Inge stared at him with the tip of the bottle suctioned between her lips.
“I’m actually not all that sure I’m better off,” he continued, shrugging. “I’d be lying if I said it’s been easy. I’ve been really lonely.” He swallowed. “Family, friends have helped out, but I can be a handful. Seriously. I’ll think of something. But thanks for all this.” He gestured sweepingly at the table. “I think I might be starting to see things that I’ve been ignoring for way too long, and that’s kind of why I’m glad I’m here. Not sure if that makes any sense.”
Eva nodded as she poured herself more wine. She offered up the bottle to him. “Nothing is as new as something that has been long forgotten,” she said as she poured him another glass. “Brendan, you are a handsome young man.”
“You are,” she said, setting the bottle down, “even though you hide it. You have a strong face, generous eyes. And you have character—long ears and a short tongue, as my father would say. Your next wife will be good to you.”
“Well, I certainly appreciate the thought, but let’s be honest. It’s not her fault, it’s mine. The whole mess.” Her misuse of the word “wife” had unexpectedly emboldened him. “She’s no saint, but I was the one who… I was the one with the bad habits. I was… in all honesty, I was unfaithful—among other things.”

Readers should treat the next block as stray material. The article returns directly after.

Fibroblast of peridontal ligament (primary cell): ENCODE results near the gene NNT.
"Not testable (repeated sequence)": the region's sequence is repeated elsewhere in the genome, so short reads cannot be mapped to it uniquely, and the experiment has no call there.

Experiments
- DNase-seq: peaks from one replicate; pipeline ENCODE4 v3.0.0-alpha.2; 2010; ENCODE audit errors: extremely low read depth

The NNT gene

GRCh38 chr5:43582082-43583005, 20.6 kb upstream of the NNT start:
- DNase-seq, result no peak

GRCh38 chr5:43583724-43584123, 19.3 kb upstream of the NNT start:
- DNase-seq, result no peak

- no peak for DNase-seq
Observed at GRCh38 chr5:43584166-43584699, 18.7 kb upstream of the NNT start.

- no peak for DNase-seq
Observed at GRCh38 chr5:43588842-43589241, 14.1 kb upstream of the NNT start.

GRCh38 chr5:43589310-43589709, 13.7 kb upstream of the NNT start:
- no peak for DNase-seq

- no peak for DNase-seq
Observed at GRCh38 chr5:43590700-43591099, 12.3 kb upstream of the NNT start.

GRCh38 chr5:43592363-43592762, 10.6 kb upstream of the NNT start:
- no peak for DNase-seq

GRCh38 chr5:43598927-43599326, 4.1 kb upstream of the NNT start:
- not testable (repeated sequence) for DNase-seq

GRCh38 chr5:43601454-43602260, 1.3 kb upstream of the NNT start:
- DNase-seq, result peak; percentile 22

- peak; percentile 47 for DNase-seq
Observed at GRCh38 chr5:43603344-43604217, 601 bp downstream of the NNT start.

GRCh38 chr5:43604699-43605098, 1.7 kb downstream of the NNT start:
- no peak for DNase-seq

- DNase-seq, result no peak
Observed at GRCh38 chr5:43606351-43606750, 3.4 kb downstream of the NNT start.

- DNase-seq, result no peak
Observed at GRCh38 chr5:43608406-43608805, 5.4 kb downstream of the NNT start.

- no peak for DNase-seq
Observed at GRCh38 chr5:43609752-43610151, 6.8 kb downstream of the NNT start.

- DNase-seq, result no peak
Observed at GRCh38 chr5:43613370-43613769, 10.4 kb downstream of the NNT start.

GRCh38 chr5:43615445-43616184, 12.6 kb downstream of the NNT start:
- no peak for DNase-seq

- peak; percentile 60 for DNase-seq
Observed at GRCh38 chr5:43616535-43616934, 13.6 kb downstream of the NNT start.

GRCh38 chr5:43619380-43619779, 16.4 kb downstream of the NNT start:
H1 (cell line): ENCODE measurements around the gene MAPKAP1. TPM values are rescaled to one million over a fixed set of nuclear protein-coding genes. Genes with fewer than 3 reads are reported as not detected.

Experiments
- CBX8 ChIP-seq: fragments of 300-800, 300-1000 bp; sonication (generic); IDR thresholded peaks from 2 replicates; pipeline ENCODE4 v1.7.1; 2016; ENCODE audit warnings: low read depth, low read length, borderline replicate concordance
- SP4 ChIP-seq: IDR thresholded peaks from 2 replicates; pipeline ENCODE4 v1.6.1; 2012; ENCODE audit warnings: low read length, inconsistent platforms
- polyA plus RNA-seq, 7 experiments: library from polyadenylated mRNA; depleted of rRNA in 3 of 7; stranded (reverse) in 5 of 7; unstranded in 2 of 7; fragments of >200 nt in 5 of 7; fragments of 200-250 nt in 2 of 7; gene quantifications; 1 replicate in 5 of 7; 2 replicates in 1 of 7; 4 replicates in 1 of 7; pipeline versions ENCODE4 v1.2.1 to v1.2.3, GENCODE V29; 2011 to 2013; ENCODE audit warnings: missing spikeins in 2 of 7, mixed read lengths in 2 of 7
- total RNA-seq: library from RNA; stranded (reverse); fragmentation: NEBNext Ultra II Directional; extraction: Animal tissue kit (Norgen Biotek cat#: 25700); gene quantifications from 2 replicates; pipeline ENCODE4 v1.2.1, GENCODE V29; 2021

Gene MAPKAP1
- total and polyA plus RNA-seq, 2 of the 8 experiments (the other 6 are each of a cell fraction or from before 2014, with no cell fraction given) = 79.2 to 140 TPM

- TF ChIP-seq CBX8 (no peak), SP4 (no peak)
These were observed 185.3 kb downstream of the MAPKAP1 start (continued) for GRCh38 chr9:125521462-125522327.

Acknowledging his sexual appetites made it hard to swallow. Inge stared. “I’m sorry. That’s just the way it is. I’ve spent too long trying to cover it up. I need to start telling the truth. That’s my new resolution. From now on, truth.” He decided to skip the drugs. Honesty had limits.
Still, he looked around the table, expecting some sort of proxy cheek-pinch from the elders, something that demonstrated their pride in his dedication to virtue. But Eva continued eating, scrutinizing her plate, one eyebrow raised as she slid rice onto her vintage fork with her vintage knife. Inge was pinching a strip of gristle, lips condensed.
Brendan looked over Inge’s shoulder and into the living room, noting how the evening had been leeching the flailing light, leaving the room dim and grainy. The chandelier above their table offered the only luminescence in the house. He could see the back of Eva’s silver hair reflecting in the skewed buffet glass behind her, and as she shook her head at his words, she and her likeness moved in synchronicity like two gears meshing.